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DMT, or N, N-dimethyltryptamine, is a hallucinogenic substance that causes a fleeting psychedelic trip. The onset of effects can be as fast as 45 seconds, peaking around one minute, and wearing off within 15 minutes.1 For decades, tryptamine substances have been synthesized, used, and often misused for recreational purposes. Tryptamines, including DMT, have become known as party drugs.1 It is illegal to make, possess, purchase, or distribute DMT because it is considered a Schedule I controlled substance, meaning it is both addictive and dangerous.2 Chronic use of this psychedelic can cause harmful effects, such as DMT addiction.
DMT Addiction Signs
Compared to other commonly used drugs, such as heroin, prescription opioids, and cocaine, DMT is far less addictive, and no studies have shown it to lead to physical dependence and withdrawal thus far. However, as with most substances that produce desirable effects, chronic use can cause someone to be psychologically dependent on DMT, meaning they experience cravings and may feel they need to use it.
Signs of DMT addiction may include:3
- Craving DMT
- Using higher or more frequent doses of DMT than originally intended
- Mixing DMT with other substances to achieve a better or different high
- Struggling to quit or reduce the amount used
- Isolating yourself from others or finding ways to hide your use of DMT
- Spending an inordinate amount of time obtaining and using DMT, as well as recovering from its effects
- Continuing DMT use despite negatively affecting your relationships or work
- Continuing DMT use despite mental or physical health problems caused or worsened by use
- Needing higher amounts of DMT to feel desired effects
- Neglecting important recreational activities in favor of DMT use
If you or someone you know is struggling with DMT addiction, call our 24/7 helpline at 800-405-1685 (Who Answers?) to find the best program.
DMT Side Effects
In the short term, DMT makes everything seem distorted. It makes you hallucinate, meaning you see, hear, smell, or taste things that aren’t there. Your experience hallucinating can be a good one, or it can be bad. You don’t get to choose which type of experience you have before you take DMT.4
DMT drug effects are not long-lasting, but they can be very intense. When high from DMT, you may experience:4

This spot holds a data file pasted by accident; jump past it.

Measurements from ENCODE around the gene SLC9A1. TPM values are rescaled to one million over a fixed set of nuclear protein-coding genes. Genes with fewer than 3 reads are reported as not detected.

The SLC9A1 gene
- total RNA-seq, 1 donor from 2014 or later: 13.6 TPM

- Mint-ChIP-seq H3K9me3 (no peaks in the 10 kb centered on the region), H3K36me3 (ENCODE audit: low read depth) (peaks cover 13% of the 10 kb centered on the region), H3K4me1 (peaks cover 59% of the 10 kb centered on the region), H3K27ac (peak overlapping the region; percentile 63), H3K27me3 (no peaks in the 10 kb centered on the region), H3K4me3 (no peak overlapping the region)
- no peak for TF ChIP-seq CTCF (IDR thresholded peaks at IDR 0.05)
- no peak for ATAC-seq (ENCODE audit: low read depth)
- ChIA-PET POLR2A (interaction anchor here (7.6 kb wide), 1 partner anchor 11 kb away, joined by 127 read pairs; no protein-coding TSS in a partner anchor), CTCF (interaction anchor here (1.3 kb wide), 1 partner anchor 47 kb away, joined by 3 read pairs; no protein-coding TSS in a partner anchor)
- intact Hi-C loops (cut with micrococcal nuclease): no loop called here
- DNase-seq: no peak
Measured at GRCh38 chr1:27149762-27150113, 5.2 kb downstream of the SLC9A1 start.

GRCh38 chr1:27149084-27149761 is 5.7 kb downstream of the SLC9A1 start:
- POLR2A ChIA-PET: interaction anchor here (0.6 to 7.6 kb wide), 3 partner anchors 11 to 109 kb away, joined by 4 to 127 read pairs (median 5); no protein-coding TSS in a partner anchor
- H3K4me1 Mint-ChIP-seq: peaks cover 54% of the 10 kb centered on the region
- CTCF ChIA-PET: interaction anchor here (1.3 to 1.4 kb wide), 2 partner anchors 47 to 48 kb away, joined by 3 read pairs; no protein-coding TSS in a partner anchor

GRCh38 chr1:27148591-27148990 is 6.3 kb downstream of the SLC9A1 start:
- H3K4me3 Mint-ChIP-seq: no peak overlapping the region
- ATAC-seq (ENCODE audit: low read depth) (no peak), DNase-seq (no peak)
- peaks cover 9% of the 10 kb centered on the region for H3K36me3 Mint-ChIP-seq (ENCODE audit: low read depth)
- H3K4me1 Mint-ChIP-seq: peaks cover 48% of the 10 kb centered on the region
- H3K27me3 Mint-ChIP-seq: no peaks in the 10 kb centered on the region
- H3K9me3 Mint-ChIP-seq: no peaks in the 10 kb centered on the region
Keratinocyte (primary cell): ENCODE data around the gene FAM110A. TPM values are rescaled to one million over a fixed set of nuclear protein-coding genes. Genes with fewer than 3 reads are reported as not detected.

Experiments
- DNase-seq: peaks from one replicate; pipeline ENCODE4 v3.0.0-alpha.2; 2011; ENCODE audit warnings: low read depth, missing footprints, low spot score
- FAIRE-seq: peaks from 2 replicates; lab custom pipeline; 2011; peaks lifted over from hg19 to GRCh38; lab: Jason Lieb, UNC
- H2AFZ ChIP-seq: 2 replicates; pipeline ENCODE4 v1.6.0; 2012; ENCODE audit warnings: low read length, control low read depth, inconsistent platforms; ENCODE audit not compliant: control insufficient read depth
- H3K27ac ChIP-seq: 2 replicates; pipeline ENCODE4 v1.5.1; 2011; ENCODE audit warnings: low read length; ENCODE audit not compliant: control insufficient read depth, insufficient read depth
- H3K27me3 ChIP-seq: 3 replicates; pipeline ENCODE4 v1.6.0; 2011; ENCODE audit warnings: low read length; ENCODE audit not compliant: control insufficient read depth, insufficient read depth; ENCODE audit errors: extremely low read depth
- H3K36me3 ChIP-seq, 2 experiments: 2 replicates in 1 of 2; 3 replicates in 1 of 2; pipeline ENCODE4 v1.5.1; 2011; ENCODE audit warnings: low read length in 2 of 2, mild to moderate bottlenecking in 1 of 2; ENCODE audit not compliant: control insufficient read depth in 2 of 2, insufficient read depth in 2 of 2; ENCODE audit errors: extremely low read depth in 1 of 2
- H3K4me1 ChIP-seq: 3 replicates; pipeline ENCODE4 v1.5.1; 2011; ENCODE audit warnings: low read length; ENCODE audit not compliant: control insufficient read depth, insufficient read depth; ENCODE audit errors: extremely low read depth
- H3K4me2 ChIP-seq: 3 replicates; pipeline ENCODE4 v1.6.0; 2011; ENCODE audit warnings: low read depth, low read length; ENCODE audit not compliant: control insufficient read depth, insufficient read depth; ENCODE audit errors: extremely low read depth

- Heightened senses
- Double vision
- Distortions of reality
- Out-of-body experiences
- Enhanced mood
- Raised blood pressure
- Increased heart rate
- Injuries can happen when you are hallucinating due to a lack of coordination and distortions brought on by the drug
If you have a good experience with DMT, you may feel extreme happiness, joy, and closeness with other people and the earth in general. On the other hand, if your DMT experience is a bad one, you may experience profound fear, anxiety, and terrifying thoughts.4
The long-term effects of DMT addiction have not been established. Unlike other hallucinogens, such as LSD, chronic DMT use doesn’t appear to lead to tolerance, which causes people to take increasing doses of the drug to experience the desired effects.4
In some people with existing mental illness, DMT can lead to a disorder called HPPD, or Hallucinogen Persisting Perception Disorder.3
Hallucinogen Persisting Perception Disorder (HPPD)
HPPD refers to flashbacks or reliving the hallucinogenic effects of DMT long after ingested, when the person is sober. Flashbacks can occur days, weeks, months, and years after taking DMT. For some, the flashbacks are a good experience.3
For others, however, the flashbacks can be disturbing. Because there may not be any warning about when the flashbacks will occur and how distressing they will be, they can interfere with significant life events.3
HPPD happens because DMT affects the brain’s structure and functioning. There is no way to tell who will get HPPD and who will not.3
DMT in the brain affects the neurotransmitter called serotonin. When released, serotonin sends out feel-good signals. Low serotonin levels are related to depressive disorders. Serotonin also affects digestion, breathing, blood flow, and body temperature.5